Google recently cited privacy concerns as justification for updating company policies to ban applications that use facial recognition software from their Google Glass product. As Google moves forward updating the software, developers note that such apps can be loaded to the system without Google’s permission, implying that a “ban is purely symbolic.” The project team posting to its Google+ page: “We won’t add facial recognition features to our products without having strong privacy protections in place. With that in mind, we won’t be approving any facial recognition Glassware at this time.” We asked our Zintro experts to discuss the possibility and implications of this technology becoming relatively widespread.
Michael Nuciforo, a globally recognized Mobile and Payments expert, explains that Google “understand[s] they are going to be the victims of breaking new ground. By being proactive with governments and privacy campaigners, Google can pull back hard at the start, and slowly open the floodgates over time.” Nuciforo sees the ban as strategic, asserting, “Google knows that a successful launch of Glass is intrinsically linked to limiting the amount of noise regarding privacy concerns.”
John Rodley, an expert in mobile applications, sees the ban in a slightly different light. “Glass is in the hysteria phase and Google is not doing itself or the technology any favors by limiting release to the chosen few, of whom I am one. The history of the industry is pretty clear that anything that can be done, will be done, so halting or turning back the clock on Glass won’t happen.” Many have expressed worry about the lack of privacy that accompanies mobile technology that is capable of connecting a name with a face once given a photo. Rodley responds to this concern by pointing out that “The thing to remember about Glass and facial recognition is that if you fear Big Brother, that bridge has been crossed. Big Brother already has this. The only question now is whether Little Brother (i.e. you) will get it too. So yes, it will happen.”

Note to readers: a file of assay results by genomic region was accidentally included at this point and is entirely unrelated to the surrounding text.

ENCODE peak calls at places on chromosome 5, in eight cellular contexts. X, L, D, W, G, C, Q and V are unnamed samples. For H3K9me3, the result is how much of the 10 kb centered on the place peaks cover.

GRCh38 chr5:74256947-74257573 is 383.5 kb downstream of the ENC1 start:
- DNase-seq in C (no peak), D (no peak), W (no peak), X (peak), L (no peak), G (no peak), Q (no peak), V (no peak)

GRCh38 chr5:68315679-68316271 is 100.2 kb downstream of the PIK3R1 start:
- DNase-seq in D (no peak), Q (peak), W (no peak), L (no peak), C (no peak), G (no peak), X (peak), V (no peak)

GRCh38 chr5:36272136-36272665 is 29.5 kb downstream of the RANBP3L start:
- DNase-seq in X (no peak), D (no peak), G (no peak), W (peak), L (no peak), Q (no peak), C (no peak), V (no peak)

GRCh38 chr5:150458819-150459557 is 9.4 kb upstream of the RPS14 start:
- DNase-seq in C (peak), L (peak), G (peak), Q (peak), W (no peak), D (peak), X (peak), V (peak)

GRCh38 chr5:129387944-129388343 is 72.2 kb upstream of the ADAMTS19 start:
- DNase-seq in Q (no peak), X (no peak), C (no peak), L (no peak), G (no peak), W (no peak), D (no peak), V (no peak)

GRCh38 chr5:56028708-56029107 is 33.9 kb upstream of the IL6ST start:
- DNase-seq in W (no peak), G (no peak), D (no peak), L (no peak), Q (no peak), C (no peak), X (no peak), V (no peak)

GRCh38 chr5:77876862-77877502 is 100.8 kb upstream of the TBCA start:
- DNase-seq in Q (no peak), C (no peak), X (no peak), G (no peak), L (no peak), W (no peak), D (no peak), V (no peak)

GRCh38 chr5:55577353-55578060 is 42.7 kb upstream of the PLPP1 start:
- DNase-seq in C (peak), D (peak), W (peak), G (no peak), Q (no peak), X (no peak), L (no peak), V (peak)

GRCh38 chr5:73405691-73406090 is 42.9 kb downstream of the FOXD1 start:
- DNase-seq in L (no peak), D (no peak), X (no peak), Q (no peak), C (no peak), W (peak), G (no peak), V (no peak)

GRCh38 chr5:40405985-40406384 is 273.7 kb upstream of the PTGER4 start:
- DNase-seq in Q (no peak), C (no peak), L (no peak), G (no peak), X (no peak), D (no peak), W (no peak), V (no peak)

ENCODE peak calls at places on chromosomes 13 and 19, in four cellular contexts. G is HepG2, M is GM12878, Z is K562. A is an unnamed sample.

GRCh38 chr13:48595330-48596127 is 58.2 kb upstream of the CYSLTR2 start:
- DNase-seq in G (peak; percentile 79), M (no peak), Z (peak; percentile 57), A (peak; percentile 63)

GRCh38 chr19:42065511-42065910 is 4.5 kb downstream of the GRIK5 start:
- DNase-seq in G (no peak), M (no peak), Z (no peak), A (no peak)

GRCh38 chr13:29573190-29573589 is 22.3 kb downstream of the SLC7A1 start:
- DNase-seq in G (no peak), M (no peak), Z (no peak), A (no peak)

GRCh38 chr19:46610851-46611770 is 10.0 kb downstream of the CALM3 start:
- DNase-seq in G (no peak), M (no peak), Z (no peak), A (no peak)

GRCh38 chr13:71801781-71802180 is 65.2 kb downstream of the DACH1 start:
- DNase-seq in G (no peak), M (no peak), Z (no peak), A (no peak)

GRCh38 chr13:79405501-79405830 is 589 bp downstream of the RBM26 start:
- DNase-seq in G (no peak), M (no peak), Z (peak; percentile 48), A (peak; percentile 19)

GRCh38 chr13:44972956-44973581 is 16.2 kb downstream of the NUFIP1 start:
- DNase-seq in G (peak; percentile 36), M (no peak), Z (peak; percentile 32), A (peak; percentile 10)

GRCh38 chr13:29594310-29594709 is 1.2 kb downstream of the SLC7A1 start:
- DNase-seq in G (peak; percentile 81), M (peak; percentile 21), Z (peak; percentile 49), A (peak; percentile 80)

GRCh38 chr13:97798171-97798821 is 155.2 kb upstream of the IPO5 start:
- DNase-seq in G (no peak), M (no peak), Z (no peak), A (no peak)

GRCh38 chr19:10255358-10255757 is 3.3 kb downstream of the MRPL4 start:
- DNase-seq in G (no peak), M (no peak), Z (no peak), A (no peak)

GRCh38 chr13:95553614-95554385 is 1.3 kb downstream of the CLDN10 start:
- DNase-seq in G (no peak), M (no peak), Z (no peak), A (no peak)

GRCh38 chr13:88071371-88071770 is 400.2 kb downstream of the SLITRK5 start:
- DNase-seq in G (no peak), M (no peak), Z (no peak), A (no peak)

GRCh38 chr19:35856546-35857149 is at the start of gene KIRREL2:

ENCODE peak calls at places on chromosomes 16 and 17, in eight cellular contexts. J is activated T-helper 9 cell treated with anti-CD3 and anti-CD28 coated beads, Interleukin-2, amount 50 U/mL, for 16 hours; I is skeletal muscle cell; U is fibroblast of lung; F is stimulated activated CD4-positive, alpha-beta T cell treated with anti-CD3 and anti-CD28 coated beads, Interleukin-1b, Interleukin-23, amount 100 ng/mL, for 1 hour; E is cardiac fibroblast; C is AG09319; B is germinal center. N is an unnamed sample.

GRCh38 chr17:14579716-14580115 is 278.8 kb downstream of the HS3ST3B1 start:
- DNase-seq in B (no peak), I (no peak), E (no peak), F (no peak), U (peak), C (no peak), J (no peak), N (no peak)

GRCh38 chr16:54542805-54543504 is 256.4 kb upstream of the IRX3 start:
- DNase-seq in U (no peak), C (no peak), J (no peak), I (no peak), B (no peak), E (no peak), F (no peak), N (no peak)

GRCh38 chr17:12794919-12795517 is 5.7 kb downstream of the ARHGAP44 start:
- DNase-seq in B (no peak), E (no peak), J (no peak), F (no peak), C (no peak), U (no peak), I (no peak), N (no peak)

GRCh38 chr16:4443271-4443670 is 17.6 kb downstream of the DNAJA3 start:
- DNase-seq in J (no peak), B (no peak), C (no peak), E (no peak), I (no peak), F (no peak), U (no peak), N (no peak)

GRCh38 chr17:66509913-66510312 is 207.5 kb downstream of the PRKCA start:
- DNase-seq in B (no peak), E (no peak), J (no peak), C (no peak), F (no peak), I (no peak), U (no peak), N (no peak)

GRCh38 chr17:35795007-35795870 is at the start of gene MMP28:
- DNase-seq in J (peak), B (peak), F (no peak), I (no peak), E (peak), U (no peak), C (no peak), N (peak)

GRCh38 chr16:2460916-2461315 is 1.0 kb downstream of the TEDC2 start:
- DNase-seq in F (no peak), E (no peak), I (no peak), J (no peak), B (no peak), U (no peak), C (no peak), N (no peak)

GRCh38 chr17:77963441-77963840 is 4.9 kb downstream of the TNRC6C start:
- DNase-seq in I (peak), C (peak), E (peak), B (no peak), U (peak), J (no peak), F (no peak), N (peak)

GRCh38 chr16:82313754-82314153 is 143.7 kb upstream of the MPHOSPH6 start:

Confident we will see the day this technology is accessible to the public, Rodley continues: “The second question here is whether or not that’s a good thing. Are there beneficial uses of facial recognition on Glass that warrant allowing the technology to become widespread? I think the answer there is almost certainly yes. These range from the compelling, but narrow case of prosopagnosia, to the broader case of people like me who just have a hard time putting names to faces.” For John Rodley, “the hysteria around Glass seems to be more driven by the resurgent American tendency to view everything in black and white. [For example, the] markets are free or they’re not, so any regulation is anathema. Technologies, like markets, can be managed but it takes political power to do it.”
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